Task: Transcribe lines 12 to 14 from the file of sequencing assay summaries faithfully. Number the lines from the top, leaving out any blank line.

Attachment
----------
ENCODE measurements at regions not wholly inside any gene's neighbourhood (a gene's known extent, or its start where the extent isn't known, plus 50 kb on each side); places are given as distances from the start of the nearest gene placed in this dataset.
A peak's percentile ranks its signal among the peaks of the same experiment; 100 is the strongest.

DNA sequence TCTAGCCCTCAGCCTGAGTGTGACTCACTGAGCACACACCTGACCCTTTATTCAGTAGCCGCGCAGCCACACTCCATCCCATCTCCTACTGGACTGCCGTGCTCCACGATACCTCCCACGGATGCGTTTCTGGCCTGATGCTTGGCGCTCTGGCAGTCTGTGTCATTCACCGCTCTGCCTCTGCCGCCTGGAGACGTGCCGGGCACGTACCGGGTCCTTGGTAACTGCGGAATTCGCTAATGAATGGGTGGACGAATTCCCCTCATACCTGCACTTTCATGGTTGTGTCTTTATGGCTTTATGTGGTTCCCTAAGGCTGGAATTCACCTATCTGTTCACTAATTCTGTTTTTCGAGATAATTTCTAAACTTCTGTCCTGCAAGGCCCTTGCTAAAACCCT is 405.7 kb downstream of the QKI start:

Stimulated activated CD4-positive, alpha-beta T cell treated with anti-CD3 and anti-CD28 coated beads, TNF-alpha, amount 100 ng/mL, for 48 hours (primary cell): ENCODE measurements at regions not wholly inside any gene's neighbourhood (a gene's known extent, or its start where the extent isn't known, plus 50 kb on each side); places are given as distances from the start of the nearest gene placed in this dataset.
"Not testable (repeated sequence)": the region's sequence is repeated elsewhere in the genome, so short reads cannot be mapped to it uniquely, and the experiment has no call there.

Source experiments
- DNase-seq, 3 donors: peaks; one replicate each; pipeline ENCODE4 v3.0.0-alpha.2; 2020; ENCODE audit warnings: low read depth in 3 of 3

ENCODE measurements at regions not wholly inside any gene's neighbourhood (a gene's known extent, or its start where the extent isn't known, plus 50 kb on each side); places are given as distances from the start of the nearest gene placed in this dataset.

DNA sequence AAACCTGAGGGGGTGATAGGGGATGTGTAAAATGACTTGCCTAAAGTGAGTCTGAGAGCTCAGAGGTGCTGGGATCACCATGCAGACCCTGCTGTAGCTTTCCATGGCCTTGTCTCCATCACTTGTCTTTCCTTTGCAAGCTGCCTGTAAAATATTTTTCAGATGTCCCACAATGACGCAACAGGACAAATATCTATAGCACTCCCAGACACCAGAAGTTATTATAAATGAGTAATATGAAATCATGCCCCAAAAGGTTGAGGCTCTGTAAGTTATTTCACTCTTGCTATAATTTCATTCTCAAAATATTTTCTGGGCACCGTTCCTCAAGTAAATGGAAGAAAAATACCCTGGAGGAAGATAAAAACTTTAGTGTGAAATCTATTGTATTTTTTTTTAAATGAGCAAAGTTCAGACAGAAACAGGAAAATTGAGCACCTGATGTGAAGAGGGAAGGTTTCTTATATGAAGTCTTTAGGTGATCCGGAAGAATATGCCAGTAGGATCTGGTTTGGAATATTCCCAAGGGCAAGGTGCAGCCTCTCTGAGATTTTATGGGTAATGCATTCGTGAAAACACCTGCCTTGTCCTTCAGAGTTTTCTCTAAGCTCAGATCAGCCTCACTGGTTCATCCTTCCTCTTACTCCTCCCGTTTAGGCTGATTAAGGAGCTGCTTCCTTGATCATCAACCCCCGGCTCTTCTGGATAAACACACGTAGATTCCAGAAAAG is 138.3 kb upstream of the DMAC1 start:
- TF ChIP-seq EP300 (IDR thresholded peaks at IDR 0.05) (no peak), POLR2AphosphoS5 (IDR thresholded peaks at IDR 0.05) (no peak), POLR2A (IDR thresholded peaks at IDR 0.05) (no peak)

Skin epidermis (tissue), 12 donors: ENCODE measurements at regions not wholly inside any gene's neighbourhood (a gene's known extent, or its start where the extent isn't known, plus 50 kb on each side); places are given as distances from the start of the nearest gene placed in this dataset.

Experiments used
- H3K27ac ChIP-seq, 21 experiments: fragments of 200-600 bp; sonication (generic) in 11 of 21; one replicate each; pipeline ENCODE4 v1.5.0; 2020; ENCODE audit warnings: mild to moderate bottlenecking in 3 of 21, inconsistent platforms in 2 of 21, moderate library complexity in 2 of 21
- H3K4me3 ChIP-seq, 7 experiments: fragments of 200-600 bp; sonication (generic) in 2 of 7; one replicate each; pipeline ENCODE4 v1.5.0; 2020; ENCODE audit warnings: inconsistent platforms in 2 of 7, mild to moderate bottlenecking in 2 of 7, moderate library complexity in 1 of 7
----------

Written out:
Experiments used
- H3K27ac ChIP-seq, 21 experiments: fragments of 200-600 bp; sonication (generic) in 11 of 21; one replicate each; pipeline ENCODE4 v1.5.0; 2020; ENCODE audit warnings: mild to moderate bottlenecking in 3 of 21, inconsistent platforms in 2 of 21, moderate library complexity in 2 of 21
- H3K4me3 ChIP-seq, 7 experiments: fragments of 200-600 bp; sonication (generic) in 2 of 7; one replicate each; pipeline ENCODE4 v1.5.0; 2020; ENCODE audit warnings: inconsistent platforms in 2 of 7, mild to moderate bottlenecking in 2 of 7, moderate library complexity in 1 of 7